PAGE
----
Car Loan Mortgage
The latest money-making venture for mortgage lenders is car loans, yup, a car loan mortgage. Here’s how it works. So, you have a little equity in your house, a heartbeat and a pen, that’s all you need. Oh, and you really, really want a new car. You tried the dealership, but your credit rating is a bit sketchy and the bank says it will do the deal through its “auto finance” division for 29.9% interest.
Your friendly mortgage broker offers you a deal whereby you can get the $30,000 car of your dreams at the low, low interest rate of 8.9% interest with a ten-year amortization and a two-year term. You can have the car with a car loan mortgage that will cost you an arm and a leg.
You must pay a fee for the broker, and you must pay legal fees for the lawyer to register the loan against your house. Most often these fees are buried in the car loan mortgage and you will pay interest on those fees as well as the principal of the loan. Bottom line is you will pay a lot of interest even at the low rate of 8.9%.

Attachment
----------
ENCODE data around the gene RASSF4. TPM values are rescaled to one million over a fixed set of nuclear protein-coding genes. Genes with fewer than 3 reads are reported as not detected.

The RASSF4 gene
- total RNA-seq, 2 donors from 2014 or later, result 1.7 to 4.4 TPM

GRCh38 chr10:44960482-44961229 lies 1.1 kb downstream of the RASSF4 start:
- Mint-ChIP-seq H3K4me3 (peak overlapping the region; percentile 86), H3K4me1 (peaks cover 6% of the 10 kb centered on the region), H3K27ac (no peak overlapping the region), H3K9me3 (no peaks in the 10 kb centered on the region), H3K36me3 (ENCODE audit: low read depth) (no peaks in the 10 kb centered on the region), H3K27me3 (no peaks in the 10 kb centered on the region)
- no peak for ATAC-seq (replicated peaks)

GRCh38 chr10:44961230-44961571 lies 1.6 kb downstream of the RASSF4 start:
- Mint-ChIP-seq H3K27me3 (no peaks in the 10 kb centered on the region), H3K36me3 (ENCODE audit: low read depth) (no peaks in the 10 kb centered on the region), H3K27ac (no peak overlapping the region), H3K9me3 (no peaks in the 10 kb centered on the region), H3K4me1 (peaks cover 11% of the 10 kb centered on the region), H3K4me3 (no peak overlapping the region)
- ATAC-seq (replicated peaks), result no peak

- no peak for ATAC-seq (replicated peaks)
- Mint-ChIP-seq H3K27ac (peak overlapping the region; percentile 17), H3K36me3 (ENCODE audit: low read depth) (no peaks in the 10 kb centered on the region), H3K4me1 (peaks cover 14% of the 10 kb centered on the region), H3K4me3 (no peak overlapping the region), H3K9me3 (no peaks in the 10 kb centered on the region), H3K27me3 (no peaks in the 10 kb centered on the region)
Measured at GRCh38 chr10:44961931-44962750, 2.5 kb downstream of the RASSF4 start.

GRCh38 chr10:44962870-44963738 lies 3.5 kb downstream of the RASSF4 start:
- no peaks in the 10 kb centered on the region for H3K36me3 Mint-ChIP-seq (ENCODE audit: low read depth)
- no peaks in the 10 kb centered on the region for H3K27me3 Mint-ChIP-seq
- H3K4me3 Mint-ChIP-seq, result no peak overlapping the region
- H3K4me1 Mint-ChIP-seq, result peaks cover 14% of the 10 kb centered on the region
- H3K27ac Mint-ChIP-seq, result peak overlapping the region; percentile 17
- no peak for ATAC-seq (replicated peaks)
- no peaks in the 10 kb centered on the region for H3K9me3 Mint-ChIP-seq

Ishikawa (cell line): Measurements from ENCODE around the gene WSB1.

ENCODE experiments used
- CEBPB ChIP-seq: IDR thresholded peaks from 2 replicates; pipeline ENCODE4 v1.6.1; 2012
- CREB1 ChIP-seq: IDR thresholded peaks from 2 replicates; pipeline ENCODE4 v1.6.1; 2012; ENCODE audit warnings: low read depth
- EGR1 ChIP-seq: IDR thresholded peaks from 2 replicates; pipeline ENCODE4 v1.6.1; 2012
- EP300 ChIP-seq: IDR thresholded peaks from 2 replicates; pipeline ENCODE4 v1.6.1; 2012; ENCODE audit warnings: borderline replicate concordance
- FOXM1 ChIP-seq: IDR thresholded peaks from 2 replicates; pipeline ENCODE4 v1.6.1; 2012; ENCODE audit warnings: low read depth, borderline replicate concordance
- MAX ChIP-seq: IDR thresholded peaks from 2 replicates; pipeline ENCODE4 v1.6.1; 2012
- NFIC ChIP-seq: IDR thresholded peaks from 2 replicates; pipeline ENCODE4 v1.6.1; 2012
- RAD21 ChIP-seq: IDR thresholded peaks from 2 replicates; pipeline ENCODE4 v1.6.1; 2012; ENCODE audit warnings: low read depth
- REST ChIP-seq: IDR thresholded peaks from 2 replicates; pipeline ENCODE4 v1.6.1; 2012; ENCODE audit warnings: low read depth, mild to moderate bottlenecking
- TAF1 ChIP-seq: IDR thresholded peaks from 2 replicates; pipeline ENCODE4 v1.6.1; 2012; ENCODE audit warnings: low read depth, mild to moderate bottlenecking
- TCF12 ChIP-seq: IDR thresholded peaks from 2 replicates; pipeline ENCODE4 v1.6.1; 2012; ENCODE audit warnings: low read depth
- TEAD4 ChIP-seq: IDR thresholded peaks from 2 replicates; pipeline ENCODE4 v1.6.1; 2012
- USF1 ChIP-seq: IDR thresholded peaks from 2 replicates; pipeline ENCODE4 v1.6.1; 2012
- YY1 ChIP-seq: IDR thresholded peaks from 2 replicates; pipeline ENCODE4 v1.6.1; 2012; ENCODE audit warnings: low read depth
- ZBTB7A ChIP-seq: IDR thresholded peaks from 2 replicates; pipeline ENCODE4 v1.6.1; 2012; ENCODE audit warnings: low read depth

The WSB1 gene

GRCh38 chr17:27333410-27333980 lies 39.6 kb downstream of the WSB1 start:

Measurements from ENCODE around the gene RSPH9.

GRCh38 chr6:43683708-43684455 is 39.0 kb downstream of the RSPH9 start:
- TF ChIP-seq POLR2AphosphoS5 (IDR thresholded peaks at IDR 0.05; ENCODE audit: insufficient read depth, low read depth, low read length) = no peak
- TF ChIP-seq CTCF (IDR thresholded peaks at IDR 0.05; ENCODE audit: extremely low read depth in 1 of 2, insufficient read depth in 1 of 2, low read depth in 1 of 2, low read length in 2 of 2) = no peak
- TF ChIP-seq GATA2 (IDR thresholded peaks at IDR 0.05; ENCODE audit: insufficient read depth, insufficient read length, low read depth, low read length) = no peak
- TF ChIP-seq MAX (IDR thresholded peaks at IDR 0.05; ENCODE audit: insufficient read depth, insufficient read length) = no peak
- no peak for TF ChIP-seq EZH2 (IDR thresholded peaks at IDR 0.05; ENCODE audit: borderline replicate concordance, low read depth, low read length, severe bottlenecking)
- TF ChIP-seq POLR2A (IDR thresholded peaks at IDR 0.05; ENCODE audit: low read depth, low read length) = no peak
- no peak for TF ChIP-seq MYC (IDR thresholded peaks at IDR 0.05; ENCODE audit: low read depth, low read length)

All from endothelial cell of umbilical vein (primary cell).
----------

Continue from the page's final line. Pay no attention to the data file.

After the initial two-year term of the loan is up you must renegotiate your car loan mortgage for a new term or get a bank loan to buy it out. After the accumulation of fees and interest paid on them you still owe pretty much the $30,000 your borrowed to buy the car, which has by then depreciated considerably.
Now your choices are:
1. if your credit rating has improved get a new bank loan to pay out the car loan mortgage and pay the bank rate, which will likely still be too high, or
2. renegotiate the term for another two years at a new interest rate – and since the overnight is trending upwards (driving up the rates of bank lending) you will likely end up renewing at a higher rate for another two years.
Bottom line, don’t do it…